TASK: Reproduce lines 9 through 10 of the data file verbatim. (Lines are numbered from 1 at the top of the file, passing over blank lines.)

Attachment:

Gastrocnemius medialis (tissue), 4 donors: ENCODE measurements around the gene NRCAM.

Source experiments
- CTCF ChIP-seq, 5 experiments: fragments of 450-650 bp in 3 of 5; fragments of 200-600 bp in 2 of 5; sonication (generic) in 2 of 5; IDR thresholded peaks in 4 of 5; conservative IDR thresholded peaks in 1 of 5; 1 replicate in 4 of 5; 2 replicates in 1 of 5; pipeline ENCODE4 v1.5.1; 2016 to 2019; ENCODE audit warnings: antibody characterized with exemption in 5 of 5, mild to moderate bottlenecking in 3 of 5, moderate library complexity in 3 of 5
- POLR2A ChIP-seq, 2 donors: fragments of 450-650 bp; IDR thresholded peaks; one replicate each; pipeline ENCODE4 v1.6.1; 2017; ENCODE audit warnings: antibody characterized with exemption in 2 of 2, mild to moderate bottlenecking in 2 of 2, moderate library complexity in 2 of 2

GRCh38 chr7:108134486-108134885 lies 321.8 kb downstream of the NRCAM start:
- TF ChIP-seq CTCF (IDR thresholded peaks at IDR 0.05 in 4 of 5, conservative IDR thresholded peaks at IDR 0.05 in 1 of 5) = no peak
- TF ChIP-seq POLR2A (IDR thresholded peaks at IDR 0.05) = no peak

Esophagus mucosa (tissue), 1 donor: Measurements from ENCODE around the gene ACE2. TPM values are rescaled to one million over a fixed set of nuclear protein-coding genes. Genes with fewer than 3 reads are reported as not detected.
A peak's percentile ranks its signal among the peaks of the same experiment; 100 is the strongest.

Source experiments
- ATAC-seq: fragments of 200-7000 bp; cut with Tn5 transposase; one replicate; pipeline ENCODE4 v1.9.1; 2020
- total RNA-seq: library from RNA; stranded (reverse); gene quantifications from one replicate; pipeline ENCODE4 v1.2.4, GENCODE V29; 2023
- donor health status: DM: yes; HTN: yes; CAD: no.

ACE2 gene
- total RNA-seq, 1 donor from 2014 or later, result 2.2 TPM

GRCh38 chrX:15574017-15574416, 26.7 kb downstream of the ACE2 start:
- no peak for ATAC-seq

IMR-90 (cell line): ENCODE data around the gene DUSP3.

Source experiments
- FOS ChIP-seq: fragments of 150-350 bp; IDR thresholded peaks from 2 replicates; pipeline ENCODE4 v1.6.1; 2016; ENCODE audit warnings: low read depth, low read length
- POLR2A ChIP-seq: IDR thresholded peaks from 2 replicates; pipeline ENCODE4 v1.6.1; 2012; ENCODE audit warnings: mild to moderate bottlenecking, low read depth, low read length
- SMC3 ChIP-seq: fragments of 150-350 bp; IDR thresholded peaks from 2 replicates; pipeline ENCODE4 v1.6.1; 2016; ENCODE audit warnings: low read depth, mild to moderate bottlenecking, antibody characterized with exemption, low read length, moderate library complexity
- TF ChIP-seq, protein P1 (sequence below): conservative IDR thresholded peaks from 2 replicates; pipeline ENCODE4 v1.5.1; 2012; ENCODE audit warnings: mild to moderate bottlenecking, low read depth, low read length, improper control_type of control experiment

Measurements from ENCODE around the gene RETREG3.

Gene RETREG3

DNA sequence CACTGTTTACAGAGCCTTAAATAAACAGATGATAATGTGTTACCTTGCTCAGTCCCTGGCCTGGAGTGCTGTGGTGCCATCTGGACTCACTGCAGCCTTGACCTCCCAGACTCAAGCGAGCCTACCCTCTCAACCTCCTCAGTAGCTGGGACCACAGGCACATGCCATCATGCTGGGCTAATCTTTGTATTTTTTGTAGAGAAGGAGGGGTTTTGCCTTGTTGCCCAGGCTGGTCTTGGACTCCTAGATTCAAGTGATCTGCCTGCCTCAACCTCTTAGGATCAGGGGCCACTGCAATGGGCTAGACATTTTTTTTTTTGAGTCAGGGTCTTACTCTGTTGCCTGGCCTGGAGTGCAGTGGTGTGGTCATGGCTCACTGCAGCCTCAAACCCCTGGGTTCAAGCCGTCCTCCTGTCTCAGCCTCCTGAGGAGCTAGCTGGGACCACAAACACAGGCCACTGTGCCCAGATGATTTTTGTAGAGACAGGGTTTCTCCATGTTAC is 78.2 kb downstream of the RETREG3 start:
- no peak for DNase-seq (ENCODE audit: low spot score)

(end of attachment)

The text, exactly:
A peak's percentile ranks its signal among the peaks of the same experiment; 100 is the strongest.

Source experiments